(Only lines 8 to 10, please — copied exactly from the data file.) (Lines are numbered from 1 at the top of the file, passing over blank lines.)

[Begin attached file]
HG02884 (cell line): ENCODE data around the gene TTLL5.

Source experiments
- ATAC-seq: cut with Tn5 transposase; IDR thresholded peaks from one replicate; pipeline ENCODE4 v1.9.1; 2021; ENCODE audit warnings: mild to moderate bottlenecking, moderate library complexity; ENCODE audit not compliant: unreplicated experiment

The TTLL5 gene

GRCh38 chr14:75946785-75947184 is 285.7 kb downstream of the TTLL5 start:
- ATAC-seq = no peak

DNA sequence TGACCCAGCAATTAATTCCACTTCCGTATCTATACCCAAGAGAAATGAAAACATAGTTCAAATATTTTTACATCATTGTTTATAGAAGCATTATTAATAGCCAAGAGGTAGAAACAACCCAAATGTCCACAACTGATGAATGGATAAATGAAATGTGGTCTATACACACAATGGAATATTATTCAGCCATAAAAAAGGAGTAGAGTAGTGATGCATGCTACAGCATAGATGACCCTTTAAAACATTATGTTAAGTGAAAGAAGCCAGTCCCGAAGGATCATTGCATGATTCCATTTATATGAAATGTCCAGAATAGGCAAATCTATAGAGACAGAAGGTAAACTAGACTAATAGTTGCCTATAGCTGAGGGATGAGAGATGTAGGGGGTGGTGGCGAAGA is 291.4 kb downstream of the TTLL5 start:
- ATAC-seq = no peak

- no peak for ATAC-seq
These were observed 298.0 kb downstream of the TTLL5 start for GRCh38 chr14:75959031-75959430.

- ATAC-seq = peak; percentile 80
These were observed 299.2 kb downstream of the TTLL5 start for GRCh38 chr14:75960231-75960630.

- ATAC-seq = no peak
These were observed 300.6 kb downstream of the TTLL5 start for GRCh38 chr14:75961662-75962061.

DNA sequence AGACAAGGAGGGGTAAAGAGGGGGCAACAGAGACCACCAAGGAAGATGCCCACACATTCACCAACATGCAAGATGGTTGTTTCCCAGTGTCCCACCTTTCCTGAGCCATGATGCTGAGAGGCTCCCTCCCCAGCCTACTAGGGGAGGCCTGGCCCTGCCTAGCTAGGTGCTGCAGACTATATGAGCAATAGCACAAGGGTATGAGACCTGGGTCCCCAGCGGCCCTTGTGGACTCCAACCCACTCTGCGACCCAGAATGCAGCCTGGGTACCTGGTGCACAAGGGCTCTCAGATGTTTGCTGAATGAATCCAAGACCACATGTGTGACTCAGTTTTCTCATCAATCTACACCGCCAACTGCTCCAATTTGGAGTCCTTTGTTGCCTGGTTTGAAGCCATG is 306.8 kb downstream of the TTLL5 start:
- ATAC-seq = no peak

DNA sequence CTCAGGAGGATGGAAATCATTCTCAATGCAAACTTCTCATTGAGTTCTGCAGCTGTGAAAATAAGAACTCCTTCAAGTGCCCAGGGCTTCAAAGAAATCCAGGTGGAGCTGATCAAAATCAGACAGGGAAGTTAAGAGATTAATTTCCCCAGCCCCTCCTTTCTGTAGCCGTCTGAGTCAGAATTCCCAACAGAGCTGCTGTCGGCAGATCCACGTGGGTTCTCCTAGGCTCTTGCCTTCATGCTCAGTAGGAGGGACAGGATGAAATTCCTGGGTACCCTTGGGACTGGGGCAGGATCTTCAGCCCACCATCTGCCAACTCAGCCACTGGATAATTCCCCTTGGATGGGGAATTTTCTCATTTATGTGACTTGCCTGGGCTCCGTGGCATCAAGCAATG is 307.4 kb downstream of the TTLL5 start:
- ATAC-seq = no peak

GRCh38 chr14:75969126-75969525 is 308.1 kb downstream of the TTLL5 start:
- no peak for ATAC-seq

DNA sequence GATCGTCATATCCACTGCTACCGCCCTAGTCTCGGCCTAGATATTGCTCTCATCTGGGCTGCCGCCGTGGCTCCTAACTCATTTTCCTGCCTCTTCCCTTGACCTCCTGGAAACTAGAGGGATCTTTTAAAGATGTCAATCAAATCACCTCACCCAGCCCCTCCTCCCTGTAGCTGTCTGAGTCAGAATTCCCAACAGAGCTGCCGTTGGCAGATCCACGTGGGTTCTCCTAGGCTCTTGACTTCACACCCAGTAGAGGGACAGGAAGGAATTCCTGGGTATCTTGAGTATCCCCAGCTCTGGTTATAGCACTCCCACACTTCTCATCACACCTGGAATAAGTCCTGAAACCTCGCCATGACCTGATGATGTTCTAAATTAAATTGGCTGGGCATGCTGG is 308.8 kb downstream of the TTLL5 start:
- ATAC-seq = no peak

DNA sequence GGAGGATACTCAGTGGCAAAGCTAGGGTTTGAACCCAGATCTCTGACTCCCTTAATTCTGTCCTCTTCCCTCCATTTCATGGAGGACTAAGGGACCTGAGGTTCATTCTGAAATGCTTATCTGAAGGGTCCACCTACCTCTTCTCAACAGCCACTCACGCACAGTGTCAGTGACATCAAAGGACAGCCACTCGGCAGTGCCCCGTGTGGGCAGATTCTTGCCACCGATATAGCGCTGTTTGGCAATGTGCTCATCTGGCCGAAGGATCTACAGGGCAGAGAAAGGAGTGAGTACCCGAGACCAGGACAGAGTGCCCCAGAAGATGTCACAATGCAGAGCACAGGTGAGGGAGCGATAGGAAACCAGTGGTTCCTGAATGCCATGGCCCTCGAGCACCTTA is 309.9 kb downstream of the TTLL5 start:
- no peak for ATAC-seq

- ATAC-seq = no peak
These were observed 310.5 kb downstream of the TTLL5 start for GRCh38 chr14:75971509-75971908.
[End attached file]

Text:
- ATAC-seq = no peak

- no peak for ATAC-seq
These were observed 298.0 kb downstream of the TTLL5 start for GRCh38 chr14:75959031-75959430.